Galveston beaches getting cleaner

HOUSTON The city spends $3 million a year to clean and maintain the beach.

Recent visitors have been pleasantly surprised.

For Rene Rodriguez, a family day at Galveston beach means sun, surf and sand.

"I like it," he said. "I want to stay here all day, and I don't want to leave."

But several years ago, his impression of Galveston was not so positive. "I can remember a time when [the beaches] weren't quite so clean," Rodriguez said.

If Mario Rabago of the Park Board of Trustees has his way, those not so clean days will soon be forgotten.

"It's a very challenging job," he said. "We do all we can to keep it clean."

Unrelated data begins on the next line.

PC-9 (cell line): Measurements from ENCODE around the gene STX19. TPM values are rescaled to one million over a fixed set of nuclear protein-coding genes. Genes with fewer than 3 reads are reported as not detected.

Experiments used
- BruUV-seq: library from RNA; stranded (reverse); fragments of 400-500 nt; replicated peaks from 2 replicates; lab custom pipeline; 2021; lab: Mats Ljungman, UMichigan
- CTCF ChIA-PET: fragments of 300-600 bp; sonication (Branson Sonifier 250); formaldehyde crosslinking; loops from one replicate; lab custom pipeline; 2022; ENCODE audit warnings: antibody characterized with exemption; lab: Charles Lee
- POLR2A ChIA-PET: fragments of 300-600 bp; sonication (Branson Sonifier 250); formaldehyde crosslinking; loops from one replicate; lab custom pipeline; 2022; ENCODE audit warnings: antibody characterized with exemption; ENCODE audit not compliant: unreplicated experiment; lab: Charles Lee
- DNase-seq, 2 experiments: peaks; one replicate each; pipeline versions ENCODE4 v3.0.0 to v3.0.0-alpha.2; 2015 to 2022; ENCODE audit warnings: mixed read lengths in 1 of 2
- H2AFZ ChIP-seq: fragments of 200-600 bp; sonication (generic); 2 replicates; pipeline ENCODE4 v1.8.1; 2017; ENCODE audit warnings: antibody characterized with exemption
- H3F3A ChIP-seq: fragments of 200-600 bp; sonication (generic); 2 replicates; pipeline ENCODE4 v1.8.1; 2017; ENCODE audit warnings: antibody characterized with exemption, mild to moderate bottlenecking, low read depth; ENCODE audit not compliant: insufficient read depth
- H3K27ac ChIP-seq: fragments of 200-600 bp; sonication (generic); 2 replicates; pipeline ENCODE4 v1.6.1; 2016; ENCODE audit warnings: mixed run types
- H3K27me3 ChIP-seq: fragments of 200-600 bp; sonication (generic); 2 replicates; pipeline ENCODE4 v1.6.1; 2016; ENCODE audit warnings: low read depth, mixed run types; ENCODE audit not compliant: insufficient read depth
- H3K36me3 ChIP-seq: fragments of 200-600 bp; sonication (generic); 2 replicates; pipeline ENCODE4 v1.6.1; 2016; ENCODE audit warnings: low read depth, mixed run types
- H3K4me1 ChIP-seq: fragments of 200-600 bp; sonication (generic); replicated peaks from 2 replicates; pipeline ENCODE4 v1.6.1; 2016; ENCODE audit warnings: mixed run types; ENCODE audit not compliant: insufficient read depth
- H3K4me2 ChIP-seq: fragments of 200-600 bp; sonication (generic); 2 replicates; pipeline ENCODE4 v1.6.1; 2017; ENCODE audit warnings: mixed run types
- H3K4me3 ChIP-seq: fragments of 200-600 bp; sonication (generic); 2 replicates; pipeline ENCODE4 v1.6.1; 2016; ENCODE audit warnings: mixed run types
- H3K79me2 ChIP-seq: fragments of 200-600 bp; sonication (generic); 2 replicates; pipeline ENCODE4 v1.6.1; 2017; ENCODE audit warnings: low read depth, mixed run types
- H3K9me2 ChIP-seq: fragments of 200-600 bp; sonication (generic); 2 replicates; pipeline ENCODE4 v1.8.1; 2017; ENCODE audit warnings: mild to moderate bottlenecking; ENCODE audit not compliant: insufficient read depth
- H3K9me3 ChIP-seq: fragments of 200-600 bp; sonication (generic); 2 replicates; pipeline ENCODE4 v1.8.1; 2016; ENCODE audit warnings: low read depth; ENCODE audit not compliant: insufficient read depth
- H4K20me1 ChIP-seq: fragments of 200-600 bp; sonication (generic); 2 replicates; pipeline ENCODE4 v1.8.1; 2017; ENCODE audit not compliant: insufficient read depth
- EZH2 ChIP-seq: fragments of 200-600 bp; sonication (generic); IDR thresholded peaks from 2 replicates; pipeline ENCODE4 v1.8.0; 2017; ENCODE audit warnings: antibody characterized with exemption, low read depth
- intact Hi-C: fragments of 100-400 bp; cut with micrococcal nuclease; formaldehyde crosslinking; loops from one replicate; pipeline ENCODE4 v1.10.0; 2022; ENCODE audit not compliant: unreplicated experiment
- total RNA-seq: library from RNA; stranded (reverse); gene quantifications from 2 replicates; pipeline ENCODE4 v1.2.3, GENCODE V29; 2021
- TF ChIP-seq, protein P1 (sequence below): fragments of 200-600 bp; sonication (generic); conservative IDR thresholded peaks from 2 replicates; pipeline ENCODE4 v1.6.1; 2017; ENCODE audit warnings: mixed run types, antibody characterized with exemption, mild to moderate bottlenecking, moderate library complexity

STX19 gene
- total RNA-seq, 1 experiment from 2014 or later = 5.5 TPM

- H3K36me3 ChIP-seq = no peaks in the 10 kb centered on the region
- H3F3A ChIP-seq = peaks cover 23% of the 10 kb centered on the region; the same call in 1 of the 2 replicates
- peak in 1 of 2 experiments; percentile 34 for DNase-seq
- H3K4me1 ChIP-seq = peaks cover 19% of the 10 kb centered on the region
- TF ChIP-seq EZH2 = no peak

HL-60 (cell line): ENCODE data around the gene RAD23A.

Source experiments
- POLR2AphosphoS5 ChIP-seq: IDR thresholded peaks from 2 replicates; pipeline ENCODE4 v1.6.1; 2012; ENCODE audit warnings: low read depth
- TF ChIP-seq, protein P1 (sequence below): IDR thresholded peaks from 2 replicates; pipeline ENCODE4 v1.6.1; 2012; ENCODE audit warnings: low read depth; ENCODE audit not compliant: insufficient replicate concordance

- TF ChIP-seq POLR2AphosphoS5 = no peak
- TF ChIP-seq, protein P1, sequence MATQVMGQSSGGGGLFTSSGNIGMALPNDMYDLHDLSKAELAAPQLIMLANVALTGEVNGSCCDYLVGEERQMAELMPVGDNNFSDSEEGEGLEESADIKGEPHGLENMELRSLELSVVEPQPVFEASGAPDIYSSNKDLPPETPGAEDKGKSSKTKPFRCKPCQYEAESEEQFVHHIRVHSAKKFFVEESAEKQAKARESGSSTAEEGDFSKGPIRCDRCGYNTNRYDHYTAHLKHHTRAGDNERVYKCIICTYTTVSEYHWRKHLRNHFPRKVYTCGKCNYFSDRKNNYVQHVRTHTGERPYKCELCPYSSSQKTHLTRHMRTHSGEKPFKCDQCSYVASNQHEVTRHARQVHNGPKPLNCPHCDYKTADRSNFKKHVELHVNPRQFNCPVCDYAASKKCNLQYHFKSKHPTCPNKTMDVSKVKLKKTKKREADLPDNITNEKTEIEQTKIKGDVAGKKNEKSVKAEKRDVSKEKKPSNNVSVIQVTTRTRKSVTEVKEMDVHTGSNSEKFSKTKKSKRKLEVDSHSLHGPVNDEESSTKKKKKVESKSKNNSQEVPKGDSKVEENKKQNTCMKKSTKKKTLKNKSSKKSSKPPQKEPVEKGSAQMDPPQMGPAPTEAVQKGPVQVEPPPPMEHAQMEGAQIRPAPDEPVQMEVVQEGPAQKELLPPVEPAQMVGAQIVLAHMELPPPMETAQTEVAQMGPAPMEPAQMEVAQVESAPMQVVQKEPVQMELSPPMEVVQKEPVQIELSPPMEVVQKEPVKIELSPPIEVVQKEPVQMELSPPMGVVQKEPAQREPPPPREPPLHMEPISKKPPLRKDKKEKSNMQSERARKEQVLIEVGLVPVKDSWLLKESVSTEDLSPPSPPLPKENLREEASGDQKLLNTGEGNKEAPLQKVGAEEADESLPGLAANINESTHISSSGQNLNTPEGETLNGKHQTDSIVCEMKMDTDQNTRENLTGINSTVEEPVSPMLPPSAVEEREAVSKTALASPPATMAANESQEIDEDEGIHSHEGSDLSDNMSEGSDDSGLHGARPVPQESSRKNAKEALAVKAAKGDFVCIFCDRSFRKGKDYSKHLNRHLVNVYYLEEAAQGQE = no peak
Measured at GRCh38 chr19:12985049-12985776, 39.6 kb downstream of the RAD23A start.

Rabago manages the crews that clean and maintain nearly all of the beaches on Galveston Island. They start before dawn and work into the early afternoon.

"We're doing everything from litter, sea weed, even some sand projects," Rabago said.

For years, oil spills and careless boaters off the Gulf Coast plagued Galveston beaches. The Galveston Parks Board officials consider those days over.

"The years of tar balls on the beach front are gone," Lou Muller of the Park Board of Trustees said.

The endless supply of seaweed, however, remains a challenge.

Even though it is raked away in the morning, seaweed washes up on the beach all day. Still, it is an important part of the beach ecology, because within the seaweed are all kinds of crustaceans and shells, and that is food for seagulls.

Beaches cannot stay in good condition without help from visitors. The best thing you can do when you visit the beach is to clean up your trash!

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